Offendedness is just about the last shared moral currency in our country. And, I’m sorry, but it’s really annoying. We don’t discuss ideas or debate arguments, we try to figure out who is most offended. Buddhists are offended by Brit Hume. Christians are offended that critics disparage Brit Hume. Republicans are offended by Harry Reid’s comments about President Obama. If the shoe were on the other partisan foot, you can bet Democrats would be offended for President Obama (who can legitimately be offended by Reid’s remarks). Whenever someone makes a public gaffe, whether real or perceived, critics storm the microphones to let the world know how offended they are. Why is everyone in such a hurry to be hurt?
For starters, being hurt is easier than being right. To prove you’re offended you just have to rustle up moral indignation and tell the world about it. To prove you’re right you actually have to make arguments and use logic and marshal evidence. Why debate theology or politics or economics if you can win your audience by making the other guys look like meanies?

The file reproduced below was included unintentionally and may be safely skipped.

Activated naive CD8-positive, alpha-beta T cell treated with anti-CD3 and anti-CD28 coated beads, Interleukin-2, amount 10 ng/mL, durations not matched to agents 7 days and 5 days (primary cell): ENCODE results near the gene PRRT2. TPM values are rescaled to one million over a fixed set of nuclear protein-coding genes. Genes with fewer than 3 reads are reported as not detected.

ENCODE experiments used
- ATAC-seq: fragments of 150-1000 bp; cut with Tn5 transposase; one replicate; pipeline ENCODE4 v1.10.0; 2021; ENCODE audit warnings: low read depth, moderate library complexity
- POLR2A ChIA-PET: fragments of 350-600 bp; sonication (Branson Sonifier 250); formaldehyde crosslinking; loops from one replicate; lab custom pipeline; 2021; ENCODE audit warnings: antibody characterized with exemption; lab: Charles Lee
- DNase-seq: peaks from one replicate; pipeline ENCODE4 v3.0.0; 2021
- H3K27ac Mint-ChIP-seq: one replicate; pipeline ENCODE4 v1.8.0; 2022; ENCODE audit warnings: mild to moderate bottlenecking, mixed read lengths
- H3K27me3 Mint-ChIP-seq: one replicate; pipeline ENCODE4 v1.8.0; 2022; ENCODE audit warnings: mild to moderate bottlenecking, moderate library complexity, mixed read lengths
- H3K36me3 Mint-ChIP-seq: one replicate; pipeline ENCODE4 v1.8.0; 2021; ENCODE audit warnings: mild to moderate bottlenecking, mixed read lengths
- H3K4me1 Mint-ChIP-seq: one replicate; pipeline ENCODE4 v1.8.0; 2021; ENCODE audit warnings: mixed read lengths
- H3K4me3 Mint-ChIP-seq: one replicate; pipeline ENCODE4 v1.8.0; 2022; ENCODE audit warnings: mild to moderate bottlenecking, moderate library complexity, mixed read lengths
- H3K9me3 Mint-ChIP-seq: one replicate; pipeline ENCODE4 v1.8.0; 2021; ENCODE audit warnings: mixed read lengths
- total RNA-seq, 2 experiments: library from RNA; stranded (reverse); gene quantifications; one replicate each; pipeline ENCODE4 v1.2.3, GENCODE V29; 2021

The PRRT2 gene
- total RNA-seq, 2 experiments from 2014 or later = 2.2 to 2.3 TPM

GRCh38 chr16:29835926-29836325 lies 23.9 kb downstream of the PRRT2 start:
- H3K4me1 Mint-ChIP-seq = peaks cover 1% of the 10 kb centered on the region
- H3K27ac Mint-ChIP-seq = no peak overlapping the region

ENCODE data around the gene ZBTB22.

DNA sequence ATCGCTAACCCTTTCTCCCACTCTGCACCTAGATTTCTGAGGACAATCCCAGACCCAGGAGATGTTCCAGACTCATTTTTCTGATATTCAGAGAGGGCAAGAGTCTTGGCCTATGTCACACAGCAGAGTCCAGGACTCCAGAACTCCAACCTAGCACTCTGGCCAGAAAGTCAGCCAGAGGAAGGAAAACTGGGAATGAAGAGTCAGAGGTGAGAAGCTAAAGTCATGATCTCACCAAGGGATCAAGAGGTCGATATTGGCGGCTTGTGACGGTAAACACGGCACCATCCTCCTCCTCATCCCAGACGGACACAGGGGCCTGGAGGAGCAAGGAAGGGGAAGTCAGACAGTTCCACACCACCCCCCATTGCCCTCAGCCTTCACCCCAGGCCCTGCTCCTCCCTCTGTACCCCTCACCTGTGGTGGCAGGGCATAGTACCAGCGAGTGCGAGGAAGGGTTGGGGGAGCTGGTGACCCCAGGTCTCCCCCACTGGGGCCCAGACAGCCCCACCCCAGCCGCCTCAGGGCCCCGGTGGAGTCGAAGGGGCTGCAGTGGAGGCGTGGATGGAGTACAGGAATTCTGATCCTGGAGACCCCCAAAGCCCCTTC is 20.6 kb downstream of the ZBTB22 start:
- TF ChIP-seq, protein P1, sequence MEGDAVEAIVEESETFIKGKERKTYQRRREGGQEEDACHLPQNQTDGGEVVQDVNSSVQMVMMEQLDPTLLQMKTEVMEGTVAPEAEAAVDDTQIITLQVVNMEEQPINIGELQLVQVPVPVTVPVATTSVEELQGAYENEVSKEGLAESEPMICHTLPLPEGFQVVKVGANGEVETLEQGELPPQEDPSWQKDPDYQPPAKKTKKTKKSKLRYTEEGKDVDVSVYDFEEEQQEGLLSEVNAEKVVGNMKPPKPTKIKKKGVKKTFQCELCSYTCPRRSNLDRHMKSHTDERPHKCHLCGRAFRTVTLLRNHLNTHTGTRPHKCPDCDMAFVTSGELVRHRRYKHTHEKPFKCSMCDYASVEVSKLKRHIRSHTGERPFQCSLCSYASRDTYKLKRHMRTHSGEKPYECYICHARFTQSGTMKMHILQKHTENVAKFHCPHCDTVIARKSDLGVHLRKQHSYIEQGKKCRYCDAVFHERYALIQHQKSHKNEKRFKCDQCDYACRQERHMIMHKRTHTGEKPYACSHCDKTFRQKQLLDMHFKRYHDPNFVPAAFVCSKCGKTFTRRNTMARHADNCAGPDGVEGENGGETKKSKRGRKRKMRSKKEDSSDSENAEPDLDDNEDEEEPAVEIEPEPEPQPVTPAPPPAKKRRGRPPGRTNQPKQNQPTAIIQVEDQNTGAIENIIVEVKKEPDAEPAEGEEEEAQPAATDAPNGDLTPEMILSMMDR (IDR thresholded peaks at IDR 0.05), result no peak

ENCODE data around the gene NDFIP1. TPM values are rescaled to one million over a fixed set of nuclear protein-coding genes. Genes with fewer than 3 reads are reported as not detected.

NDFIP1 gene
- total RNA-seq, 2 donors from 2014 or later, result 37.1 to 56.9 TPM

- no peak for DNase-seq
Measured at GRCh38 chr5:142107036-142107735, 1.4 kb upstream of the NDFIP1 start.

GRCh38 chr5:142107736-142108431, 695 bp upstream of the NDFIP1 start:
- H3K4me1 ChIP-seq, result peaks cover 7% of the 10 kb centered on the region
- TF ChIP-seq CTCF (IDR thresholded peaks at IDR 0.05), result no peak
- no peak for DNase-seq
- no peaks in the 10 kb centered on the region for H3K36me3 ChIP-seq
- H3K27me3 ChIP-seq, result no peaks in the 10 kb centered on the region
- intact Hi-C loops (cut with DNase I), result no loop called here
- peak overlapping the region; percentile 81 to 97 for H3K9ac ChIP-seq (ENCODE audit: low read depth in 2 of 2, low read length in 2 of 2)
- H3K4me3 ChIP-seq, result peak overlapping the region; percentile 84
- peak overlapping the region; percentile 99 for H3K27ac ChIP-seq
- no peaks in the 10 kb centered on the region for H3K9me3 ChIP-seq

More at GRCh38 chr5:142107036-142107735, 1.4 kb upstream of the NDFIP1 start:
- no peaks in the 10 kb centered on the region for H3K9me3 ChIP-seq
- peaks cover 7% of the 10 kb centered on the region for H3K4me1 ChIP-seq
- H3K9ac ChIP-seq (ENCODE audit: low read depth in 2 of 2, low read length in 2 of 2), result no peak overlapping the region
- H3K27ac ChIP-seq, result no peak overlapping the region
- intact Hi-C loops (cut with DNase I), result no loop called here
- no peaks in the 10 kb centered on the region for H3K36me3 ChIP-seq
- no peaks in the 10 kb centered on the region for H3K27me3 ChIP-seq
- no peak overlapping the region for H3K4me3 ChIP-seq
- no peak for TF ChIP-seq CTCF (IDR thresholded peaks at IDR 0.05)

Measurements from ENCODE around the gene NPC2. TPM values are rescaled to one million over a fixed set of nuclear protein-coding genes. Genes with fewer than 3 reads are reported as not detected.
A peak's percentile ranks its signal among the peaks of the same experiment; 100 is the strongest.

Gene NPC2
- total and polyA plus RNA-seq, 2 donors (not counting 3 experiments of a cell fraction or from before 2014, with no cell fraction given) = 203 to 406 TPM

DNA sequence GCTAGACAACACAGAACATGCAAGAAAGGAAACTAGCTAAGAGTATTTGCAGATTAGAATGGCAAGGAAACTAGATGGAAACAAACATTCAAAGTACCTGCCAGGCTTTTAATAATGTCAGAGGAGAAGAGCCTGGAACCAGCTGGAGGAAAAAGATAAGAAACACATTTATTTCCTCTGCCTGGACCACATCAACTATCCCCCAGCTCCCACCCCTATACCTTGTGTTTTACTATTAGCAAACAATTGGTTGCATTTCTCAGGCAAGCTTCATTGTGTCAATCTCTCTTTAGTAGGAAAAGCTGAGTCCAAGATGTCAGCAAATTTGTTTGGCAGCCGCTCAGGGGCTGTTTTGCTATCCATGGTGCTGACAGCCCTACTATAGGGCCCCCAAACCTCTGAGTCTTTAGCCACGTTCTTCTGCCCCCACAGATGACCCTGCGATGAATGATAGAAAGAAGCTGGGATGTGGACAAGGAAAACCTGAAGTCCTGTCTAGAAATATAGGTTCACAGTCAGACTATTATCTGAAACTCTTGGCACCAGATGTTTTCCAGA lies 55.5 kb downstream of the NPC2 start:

There’s nothing like being offended to nail your opponent. No one wants to look like a jerk (ok, maybe Donald Trump does). No one wants to come off as a free-wheeling dealer of pain. As a result, we end up held hostage by the possible taking of offense. It’s rarely asked whether such offense is warranted or whether it even matters. No, if there is offense, there must be an offender. And offenders are always wrong.
So we demand apologies. Sometimes, no doubt, because a genuine sin has been committed. But often we demand apologies just because we can. It’s a way to shame those with whom we disagree. It forces them to admit failure or keep looking like a weasel. The weakest offense-taker can now bully multitudes of intelligent men and women through the emotional manipulation that goes with chronic offendedness.How will some respond to this? Yeah, you guessed it--they will be offended. Time for DeYoung to apologize and recant want he wrote. There will be no discussion of the merits of his case just the assertion that it is offensive. My solution: a thicker skin, a theology of suffering and a good course in logic. Short of that just keep reading Kevin DeYoung.